DH: Not at all, even the people who have been here for a few years are still loving it every single night. It’s a really good quality to have because it makes everyone else want to be better.
OS: Doing the same thing eight times a week is hard! Everyone has been amazing, I know it’s only been a few weeks, but it feels so different to anything else I’ve ever done.
What are Emma and Savannah like to work with?
What are Emma and Savannah like to work with?
DH: They are amazing!
OS: I can’t believe I get to fall in love with both of them every night, like what the hell?! How lucky am I?!
DH: …and snog both of them!
OS: It’s alright [laughs].
DH: I don’t get to snog either of them… I just chase them [laughs].
OS: [jokingly] Sorry mate! They have been great, this is Savannah’s third contract but it feels like it’s her first. There’s nothing that we haven’t tried, she has been so accommodating and so supportive. Emma was doing the part for six months before we got here. For her this is sort of like her first year in the role and she has been incredible. She is so, so talented!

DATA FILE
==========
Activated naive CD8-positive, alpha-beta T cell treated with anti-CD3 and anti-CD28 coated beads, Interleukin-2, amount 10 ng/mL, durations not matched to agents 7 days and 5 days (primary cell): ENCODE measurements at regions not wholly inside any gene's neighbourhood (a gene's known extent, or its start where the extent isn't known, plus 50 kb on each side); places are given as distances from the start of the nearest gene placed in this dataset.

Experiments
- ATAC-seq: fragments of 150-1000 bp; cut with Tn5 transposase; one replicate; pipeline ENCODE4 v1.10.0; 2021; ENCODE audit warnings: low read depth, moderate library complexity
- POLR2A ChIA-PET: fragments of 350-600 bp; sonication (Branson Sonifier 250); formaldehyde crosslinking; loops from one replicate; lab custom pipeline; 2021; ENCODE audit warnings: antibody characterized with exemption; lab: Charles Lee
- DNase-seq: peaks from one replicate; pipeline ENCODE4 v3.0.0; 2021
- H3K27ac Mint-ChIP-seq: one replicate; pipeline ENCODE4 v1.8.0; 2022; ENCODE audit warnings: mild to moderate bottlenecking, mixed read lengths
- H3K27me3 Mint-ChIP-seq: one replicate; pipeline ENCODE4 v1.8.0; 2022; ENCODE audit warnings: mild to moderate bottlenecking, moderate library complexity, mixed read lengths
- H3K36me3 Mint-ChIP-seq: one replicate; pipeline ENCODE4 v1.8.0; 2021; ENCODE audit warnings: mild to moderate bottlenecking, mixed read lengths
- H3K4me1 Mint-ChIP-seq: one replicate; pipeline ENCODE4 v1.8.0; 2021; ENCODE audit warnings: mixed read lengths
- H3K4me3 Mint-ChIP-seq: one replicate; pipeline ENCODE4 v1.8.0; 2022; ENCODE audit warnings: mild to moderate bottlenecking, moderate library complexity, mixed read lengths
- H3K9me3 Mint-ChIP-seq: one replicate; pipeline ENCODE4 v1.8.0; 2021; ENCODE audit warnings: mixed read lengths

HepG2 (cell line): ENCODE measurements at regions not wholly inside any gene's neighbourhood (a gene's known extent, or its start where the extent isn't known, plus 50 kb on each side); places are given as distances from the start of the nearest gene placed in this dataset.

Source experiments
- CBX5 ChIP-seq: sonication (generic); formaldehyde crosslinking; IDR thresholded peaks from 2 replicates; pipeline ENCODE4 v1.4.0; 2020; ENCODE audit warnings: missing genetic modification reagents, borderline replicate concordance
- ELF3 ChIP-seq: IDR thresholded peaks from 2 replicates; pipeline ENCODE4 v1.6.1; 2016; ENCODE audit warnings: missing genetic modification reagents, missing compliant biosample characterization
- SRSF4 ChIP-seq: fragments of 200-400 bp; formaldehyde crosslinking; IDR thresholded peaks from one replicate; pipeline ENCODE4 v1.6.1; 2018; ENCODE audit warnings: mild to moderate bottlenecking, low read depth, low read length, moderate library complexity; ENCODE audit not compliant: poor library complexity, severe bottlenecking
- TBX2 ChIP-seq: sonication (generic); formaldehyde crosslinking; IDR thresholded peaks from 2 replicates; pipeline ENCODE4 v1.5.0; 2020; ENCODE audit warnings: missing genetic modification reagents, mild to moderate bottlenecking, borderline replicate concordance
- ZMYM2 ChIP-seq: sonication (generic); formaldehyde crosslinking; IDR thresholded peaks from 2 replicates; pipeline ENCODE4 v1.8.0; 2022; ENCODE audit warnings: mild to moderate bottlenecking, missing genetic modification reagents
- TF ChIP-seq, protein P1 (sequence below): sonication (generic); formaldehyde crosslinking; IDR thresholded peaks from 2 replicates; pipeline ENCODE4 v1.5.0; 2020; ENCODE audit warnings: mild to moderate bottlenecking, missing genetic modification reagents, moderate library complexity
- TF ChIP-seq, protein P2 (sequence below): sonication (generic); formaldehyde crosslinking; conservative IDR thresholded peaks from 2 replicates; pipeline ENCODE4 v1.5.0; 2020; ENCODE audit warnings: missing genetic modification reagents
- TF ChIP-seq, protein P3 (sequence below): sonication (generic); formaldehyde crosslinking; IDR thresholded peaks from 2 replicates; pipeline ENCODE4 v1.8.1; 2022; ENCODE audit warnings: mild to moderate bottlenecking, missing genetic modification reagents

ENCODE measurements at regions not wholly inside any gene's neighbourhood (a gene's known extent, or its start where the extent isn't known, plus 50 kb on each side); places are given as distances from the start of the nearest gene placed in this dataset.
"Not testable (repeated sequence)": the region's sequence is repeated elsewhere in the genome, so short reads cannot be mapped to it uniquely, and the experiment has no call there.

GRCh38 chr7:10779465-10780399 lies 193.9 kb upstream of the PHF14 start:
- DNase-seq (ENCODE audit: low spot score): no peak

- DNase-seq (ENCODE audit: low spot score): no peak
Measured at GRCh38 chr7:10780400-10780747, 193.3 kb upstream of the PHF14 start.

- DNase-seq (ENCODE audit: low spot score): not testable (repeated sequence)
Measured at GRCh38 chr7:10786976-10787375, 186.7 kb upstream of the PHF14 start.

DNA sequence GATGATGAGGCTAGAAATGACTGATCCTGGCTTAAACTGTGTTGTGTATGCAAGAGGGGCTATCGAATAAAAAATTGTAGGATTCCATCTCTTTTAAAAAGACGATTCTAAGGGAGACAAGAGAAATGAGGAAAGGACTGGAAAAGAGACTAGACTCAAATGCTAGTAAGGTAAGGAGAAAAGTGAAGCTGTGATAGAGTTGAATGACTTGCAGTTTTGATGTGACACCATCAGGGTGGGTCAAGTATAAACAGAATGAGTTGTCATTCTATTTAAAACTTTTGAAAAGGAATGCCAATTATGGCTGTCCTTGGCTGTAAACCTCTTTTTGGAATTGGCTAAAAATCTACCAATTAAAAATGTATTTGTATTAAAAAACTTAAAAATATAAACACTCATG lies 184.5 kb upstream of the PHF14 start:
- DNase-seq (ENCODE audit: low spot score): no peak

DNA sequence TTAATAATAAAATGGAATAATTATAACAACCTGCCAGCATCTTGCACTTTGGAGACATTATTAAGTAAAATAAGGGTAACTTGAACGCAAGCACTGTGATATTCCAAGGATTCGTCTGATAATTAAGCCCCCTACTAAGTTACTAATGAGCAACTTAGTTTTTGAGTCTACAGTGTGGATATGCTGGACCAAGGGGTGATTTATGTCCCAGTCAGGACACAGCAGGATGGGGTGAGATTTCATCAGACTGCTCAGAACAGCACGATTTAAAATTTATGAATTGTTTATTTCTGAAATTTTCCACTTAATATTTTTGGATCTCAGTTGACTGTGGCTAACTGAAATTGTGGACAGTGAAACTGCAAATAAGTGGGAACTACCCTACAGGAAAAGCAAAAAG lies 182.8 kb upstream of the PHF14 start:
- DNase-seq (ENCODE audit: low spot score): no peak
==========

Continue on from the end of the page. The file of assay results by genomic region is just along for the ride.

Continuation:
DH: She’s so solid – every night she gives the same performance with the same vocals. She’s amazing!
OS: And Savannah as well, it’s fresh and different every night too. You can tell that both of them are really enjoying every second.
Daniel, what is it like to be working with Katie who is the original West End Nessa?
OS: [jokingly] Pressure!
DH: Ah I know! I was so scared before I came in because she has done it for so long and knows where it is supposed to be. Whereas if it was a new person coming in I would have felt more like, ‘Well I know what I’m doing’. It has been scary but she is amazing! She’s just so funny and we get along really well. You would never know that this is her sixth contract! She’s incredible every single night.
And you get to keep your geordie accent!
DH: I’m very, very lucky! I wanted to put my own stamp on the part somehow, so it’s really nice that they let me keep my accent.
OS: Sadly they wouldn’t let me do Fiyero northern [both laugh].
DH: I love being able to keep a part of home and bring it into the show. How often do you get to do that? There aren’t many geordie characters in the West End… apart from Billy Elliot… but I’m not in the right casting bracket for that.
OS: I think you would be a great Billy!
DH: Well I auditioned when I was about eleven but my voice was just starting to break… so that was that out the window [laughs].